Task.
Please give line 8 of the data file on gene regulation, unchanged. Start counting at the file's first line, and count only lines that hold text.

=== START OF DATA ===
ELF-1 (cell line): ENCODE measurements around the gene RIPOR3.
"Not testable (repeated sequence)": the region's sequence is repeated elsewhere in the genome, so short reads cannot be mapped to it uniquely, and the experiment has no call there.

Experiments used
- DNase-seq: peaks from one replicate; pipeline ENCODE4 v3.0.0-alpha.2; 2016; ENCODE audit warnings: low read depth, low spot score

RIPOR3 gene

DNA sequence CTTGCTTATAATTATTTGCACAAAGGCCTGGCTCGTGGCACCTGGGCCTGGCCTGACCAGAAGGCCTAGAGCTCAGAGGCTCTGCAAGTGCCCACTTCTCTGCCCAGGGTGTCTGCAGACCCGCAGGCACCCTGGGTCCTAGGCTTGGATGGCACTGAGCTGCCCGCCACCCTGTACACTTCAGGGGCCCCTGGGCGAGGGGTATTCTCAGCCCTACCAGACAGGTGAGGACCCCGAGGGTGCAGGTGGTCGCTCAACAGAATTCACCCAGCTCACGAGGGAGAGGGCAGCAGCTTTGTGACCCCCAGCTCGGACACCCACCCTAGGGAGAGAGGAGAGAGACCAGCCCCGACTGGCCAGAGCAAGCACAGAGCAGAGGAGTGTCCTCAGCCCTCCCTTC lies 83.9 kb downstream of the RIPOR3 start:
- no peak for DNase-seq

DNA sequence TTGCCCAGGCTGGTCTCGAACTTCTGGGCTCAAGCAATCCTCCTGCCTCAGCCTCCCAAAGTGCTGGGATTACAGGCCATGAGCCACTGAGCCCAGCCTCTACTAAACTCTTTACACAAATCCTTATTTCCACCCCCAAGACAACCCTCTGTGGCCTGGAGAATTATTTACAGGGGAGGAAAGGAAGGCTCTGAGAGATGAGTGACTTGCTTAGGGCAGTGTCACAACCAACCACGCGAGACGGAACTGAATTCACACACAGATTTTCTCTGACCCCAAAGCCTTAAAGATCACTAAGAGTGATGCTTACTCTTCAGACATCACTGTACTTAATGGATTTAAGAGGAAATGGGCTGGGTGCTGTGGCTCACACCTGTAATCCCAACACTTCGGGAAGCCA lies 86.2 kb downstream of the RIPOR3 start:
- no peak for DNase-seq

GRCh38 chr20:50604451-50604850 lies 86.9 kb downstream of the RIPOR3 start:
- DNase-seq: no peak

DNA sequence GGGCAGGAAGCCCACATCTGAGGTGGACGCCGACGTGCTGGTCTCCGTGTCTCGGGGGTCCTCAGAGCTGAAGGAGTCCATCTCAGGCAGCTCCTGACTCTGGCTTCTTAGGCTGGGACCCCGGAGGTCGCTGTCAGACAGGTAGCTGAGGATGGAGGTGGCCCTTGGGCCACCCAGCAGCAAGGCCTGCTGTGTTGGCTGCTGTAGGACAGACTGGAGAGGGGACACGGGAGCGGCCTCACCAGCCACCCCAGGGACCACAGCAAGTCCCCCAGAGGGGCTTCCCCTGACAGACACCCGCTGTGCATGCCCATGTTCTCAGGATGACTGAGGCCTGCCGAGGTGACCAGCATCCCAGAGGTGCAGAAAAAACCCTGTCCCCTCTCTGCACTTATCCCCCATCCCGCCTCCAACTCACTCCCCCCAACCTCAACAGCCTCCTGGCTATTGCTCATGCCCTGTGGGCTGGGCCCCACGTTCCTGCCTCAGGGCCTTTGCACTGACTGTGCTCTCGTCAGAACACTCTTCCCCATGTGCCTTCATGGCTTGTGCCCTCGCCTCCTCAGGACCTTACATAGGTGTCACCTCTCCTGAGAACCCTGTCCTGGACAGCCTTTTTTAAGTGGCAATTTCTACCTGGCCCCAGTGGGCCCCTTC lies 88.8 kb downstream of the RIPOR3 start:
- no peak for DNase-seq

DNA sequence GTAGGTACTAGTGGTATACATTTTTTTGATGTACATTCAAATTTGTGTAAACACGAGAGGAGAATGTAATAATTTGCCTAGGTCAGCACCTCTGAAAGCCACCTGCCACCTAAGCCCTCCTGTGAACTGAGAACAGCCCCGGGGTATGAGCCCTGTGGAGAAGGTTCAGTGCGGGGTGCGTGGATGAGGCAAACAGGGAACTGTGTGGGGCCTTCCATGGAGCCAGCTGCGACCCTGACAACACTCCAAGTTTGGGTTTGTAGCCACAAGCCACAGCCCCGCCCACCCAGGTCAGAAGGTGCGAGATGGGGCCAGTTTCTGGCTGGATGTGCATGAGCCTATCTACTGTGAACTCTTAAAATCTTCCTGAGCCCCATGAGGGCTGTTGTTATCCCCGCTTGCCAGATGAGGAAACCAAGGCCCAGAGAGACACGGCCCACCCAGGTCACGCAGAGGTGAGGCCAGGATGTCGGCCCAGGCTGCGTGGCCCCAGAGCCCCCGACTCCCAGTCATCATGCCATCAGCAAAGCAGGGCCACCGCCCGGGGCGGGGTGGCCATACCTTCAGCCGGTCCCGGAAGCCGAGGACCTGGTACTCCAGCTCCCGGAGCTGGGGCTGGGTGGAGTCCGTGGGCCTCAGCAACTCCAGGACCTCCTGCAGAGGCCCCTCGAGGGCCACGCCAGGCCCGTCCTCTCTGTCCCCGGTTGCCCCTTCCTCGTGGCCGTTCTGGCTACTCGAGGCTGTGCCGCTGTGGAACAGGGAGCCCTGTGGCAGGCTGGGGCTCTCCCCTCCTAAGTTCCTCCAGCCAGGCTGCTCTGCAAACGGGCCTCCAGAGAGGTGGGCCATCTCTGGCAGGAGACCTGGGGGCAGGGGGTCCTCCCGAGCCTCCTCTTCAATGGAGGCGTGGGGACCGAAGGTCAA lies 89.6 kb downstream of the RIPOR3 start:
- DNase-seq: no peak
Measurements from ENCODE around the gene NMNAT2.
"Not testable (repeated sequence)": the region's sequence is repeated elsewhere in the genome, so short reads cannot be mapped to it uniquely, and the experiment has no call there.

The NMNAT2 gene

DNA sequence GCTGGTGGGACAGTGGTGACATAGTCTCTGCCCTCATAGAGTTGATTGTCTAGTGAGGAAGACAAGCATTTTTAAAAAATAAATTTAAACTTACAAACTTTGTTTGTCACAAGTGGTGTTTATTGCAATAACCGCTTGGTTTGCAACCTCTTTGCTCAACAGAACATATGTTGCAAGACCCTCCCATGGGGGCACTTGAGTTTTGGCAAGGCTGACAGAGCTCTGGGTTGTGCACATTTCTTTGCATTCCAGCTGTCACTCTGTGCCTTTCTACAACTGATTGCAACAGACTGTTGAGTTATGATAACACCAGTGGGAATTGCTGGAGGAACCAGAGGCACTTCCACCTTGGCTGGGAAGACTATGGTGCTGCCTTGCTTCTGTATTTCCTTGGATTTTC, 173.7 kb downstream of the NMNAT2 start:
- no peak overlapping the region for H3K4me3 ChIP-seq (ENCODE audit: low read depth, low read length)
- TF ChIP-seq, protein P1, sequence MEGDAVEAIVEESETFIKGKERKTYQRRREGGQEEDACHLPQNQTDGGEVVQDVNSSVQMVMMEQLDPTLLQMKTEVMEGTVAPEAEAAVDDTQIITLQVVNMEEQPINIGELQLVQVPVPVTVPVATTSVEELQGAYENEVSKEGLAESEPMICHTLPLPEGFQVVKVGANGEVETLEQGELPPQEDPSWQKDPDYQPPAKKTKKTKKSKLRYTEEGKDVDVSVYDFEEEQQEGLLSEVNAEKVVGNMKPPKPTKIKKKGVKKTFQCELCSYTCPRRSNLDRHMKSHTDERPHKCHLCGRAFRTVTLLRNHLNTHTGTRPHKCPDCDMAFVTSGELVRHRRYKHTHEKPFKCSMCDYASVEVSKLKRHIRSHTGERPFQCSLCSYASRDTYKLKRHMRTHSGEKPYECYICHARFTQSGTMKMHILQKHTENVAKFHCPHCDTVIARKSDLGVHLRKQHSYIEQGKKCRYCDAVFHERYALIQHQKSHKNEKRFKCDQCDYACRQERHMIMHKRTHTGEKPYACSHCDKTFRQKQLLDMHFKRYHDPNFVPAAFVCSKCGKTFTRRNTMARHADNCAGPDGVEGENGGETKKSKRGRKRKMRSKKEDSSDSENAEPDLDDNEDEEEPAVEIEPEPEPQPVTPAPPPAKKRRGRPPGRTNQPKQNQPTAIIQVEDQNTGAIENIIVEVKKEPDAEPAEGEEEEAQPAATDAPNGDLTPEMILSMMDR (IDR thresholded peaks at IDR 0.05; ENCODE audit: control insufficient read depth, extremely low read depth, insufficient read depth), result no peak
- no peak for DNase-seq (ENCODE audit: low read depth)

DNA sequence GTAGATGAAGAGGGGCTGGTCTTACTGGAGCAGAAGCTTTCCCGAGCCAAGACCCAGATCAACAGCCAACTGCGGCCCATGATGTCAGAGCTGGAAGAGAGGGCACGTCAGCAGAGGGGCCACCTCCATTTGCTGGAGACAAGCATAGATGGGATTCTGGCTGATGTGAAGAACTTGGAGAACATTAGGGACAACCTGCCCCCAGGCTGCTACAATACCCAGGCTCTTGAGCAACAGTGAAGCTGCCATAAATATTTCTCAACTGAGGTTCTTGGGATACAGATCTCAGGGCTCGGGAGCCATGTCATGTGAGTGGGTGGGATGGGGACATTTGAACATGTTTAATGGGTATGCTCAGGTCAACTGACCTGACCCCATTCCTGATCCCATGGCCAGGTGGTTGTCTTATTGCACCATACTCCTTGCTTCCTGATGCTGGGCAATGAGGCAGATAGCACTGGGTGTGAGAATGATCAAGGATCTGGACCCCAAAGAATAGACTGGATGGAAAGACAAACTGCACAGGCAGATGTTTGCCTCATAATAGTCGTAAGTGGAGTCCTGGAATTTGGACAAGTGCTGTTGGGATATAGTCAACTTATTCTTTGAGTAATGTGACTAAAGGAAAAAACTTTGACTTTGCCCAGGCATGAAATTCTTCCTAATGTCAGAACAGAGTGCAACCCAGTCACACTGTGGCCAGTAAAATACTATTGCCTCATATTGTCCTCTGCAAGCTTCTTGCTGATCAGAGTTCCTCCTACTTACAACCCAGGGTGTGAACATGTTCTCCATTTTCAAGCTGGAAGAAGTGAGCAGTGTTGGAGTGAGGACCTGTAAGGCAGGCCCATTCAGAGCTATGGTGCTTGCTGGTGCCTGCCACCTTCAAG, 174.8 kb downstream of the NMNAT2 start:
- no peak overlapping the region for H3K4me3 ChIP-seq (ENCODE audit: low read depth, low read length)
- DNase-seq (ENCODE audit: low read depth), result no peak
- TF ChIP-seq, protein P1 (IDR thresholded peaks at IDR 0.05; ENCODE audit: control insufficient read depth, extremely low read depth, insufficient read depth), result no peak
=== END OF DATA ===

DNA sequence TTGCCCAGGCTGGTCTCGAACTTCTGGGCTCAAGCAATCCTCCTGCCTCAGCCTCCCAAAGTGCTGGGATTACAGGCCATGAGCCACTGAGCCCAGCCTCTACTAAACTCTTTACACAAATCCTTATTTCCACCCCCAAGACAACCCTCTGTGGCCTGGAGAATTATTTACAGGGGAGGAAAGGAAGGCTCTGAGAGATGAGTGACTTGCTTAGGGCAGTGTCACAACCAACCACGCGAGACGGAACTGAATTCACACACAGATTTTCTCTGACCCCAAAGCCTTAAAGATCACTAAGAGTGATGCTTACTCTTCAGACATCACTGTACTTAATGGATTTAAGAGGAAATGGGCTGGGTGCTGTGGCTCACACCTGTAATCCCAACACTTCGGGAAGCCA lies 86.2 kb downstream of the RIPOR3 start: